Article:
Imagine contracting syphilis—would it be more appropriate to lament having such a disease, or express the benefits—the European discovery of cocoa and dyes—that followed Christopher Columbus introducing the disease to Europe? Pangloss, rather than feel sorry for himself, speaks of the aforementioned benefits, “…For if Columbus had not in an island of America caught this disease… we should have neither chocolate nor cochineal (Voltaire 15).” This quotation emphasizes how entangled Pangloss was with his own philosophy, that he could not see his own torment—his syphilis—was unnecessary. See, neither Pangloss nor anyone else had to suffer in order for anyone to receive chocolate or cochineal; in a better world, Christopher Columbus would not have brought syphilis back with him after discovering the New World. However, Pangloss cannot conceive of there being a better world because he is enamored with pointing out that, where there is evil, there is also good—which is what he does by pointing out how because Columbus went to the New World and contracted syphi...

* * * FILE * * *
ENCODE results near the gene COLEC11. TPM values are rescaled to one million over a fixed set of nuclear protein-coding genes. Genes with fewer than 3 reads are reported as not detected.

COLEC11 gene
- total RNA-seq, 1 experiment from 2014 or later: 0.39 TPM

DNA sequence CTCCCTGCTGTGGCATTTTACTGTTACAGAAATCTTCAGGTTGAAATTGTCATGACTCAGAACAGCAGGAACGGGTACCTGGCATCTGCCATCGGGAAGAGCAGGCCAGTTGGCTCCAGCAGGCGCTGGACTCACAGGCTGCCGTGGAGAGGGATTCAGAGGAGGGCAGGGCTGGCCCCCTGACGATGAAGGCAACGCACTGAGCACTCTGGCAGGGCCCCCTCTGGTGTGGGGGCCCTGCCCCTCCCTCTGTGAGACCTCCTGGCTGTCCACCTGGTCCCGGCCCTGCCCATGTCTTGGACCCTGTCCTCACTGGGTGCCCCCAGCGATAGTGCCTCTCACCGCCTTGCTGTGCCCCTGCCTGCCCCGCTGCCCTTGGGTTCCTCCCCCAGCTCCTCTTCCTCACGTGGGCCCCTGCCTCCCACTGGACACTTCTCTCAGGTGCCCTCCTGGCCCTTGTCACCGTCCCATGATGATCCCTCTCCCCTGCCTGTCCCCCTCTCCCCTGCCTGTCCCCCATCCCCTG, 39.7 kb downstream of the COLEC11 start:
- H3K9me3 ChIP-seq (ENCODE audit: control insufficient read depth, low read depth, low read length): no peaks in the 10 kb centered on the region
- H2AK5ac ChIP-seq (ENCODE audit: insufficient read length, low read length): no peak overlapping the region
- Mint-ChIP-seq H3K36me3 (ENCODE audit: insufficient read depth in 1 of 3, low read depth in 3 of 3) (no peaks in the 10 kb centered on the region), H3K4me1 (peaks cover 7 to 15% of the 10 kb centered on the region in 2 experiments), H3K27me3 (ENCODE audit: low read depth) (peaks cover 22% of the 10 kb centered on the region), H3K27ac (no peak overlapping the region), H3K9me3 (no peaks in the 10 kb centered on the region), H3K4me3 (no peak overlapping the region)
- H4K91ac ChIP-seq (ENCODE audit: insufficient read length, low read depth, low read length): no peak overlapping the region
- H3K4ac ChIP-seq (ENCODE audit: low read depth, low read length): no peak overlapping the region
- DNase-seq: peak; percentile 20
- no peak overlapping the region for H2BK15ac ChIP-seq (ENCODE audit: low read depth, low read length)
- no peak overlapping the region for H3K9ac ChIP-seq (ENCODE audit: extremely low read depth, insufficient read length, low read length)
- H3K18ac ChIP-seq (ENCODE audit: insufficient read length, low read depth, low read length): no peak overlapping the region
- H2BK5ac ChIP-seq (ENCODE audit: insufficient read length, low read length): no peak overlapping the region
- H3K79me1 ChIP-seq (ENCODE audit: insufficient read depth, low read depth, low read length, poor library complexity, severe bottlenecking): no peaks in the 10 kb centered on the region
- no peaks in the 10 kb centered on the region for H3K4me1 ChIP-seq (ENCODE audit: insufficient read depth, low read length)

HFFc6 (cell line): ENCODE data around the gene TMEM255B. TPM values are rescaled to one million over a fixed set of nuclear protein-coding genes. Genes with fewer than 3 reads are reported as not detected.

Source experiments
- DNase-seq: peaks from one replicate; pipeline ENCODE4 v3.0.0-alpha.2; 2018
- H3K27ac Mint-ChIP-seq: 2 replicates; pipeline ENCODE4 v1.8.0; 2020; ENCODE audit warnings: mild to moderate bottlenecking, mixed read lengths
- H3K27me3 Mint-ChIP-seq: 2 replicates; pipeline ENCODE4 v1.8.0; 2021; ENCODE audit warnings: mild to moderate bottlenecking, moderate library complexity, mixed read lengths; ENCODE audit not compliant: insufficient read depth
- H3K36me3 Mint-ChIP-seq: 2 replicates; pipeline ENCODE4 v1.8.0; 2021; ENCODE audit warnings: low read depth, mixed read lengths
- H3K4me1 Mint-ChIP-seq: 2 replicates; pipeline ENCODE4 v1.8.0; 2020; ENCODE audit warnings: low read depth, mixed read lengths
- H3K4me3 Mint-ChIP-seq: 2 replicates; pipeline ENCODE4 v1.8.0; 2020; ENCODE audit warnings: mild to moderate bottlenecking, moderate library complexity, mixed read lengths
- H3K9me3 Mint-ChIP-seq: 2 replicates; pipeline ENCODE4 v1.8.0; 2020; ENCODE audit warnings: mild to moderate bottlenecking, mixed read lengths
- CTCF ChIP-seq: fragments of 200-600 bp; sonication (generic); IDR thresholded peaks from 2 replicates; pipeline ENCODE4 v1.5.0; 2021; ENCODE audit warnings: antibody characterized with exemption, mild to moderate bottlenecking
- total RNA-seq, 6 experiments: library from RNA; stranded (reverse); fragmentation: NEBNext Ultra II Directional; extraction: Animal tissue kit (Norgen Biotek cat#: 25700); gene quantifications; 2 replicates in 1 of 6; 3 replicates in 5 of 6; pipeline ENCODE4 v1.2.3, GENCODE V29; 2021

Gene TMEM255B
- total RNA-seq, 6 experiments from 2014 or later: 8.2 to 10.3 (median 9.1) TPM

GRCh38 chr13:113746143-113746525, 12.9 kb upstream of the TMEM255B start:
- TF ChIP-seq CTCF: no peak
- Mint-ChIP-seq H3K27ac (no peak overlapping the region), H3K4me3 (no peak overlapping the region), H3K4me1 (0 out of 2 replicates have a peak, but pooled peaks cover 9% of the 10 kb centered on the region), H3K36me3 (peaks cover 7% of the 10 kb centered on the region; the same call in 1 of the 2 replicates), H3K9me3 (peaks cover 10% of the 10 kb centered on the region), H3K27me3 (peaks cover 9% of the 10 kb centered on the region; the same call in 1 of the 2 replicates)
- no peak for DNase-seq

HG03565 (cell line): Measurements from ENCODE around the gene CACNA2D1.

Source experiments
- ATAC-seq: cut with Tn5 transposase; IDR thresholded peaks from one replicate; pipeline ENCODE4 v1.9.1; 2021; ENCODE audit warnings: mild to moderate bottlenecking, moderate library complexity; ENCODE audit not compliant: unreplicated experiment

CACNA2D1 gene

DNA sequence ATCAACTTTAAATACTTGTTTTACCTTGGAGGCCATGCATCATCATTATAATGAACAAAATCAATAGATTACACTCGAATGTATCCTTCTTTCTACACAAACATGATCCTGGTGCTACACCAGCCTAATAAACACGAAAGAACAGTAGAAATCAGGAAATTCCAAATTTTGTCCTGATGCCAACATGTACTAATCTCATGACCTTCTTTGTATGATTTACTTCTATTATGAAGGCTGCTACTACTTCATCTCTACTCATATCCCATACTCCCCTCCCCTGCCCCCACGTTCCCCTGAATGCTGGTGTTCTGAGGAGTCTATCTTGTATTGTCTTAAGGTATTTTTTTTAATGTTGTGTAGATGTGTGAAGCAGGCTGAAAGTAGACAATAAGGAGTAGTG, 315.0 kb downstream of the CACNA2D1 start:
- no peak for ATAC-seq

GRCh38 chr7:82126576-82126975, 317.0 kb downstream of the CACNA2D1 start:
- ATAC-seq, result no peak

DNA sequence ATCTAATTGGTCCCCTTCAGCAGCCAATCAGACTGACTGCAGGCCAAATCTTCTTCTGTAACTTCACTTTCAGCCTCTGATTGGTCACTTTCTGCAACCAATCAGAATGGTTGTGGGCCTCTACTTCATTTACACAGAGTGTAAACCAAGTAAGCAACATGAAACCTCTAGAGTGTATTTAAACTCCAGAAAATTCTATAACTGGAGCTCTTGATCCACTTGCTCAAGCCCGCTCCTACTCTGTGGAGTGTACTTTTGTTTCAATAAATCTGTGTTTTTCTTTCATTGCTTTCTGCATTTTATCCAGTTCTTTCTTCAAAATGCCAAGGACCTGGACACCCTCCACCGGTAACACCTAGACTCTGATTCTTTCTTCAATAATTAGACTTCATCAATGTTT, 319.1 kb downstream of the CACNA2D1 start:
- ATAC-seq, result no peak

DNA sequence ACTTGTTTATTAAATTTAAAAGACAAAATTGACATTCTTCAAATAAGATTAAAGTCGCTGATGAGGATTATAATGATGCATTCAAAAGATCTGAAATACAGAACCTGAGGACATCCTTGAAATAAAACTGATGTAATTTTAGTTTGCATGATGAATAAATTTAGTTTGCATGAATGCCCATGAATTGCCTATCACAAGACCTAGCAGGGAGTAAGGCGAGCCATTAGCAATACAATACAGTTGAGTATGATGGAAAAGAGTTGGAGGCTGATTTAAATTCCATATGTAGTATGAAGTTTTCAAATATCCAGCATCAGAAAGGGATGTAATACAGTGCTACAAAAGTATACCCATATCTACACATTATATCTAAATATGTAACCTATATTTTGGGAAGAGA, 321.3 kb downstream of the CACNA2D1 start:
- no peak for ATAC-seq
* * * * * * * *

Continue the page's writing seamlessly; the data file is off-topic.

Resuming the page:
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...reflected critically on the events of his life—even just the two examples used in this essay--, he would probably find that this is not the best of all possible worlds as it is rife with evil and suffering. With this novella, Voltaire made the point that some spend a lifetime justifying—not rationalizing—the events of the world because those same people are too busy attempting to prove one theory rather than develop others that may fit reality more. When Candide dismisses Pangloss at the end of the novella by saying, “Let us cultivate our garden,” he is rejecting Pangloss’ philosophy, turning over a new leaf, and taking charge of his own life and giving it its own meaning free of Pangloss’ influence.
Voltaire. Candide. New York: Boni and Liveright, 1918. Project Gutenberg. Web. 11 January 2014. http://www.gutenberg.org/files/19942/19942-h/19942-h.htm
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